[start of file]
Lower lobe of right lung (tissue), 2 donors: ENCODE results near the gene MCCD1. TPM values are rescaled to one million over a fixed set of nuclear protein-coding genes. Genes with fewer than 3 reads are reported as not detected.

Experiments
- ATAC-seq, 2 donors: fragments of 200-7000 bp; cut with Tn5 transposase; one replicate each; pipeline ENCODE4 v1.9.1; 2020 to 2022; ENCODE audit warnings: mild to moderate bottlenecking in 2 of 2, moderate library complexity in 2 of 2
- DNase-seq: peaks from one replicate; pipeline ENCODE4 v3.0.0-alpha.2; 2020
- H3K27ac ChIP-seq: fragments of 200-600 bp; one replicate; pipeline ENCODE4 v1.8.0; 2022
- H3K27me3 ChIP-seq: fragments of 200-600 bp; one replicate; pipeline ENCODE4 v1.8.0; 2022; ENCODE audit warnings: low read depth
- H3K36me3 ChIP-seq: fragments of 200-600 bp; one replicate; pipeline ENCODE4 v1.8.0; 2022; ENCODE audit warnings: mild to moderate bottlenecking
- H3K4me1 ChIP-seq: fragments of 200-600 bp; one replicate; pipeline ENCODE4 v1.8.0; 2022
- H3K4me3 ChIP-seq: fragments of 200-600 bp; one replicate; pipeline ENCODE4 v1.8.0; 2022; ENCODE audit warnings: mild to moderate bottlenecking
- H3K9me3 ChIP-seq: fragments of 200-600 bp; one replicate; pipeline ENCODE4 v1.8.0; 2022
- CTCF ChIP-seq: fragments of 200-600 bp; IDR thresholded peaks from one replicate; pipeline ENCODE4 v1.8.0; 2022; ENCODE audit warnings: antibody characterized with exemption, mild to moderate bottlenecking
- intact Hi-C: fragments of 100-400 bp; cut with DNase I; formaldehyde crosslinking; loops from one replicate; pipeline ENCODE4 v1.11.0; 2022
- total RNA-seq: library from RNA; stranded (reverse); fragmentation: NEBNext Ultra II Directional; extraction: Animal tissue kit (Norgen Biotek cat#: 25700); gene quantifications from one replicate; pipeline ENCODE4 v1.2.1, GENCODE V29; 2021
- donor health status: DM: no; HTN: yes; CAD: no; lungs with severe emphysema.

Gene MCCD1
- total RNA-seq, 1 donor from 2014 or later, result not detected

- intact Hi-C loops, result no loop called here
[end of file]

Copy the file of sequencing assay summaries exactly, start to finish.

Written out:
Lower lobe of right lung (tissue), 2 donors: ENCODE results near the gene MCCD1. TPM values are rescaled to one million over a fixed set of nuclear protein-coding genes. Genes with fewer than 3 reads are reported as not detected.

Experiments
- ATAC-seq, 2 donors: fragments of 200-7000 bp; cut with Tn5 transposase; one replicate each; pipeline ENCODE4 v1.9.1; 2020 to 2022; ENCODE audit warnings: mild to moderate bottlenecking in 2 of 2, moderate library complexity in 2 of 2
- DNase-seq: peaks from one replicate; pipeline ENCODE4 v3.0.0-alpha.2; 2020
- H3K27ac ChIP-seq: fragments of 200-600 bp; one replicate; pipeline ENCODE4 v1.8.0; 2022
- H3K27me3 ChIP-seq: fragments of 200-600 bp; one replicate; pipeline ENCODE4 v1.8.0; 2022; ENCODE audit warnings: low read depth
- H3K36me3 ChIP-seq: fragments of 200-600 bp; one replicate; pipeline ENCODE4 v1.8.0; 2022; ENCODE audit warnings: mild to moderate bottlenecking
- H3K4me1 ChIP-seq: fragments of 200-600 bp; one replicate; pipeline ENCODE4 v1.8.0; 2022
- H3K4me3 ChIP-seq: fragments of 200-600 bp; one replicate; pipeline ENCODE4 v1.8.0; 2022; ENCODE audit warnings: mild to moderate bottlenecking
- H3K9me3 ChIP-seq: fragments of 200-600 bp; one replicate; pipeline ENCODE4 v1.8.0; 2022
- CTCF ChIP-seq: fragments of 200-600 bp; IDR thresholded peaks from one replicate; pipeline ENCODE4 v1.8.0; 2022; ENCODE audit warnings: antibody characterized with exemption, mild to moderate bottlenecking
- intact Hi-C: fragments of 100-400 bp; cut with DNase I; formaldehyde crosslinking; loops from one replicate; pipeline ENCODE4 v1.11.0; 2022
- total RNA-seq: library from RNA; stranded (reverse); fragmentation: NEBNext Ultra II Directional; extraction: Animal tissue kit (Norgen Biotek cat#: 25700); gene quantifications from one replicate; pipeline ENCODE4 v1.2.1, GENCODE V29; 2021
- donor health status: DM: no; HTN: yes; CAD: no; lungs with severe emphysema.

Gene MCCD1
- total RNA-seq, 1 donor from 2014 or later, result not detected

- intact Hi-C loops, result no loop called here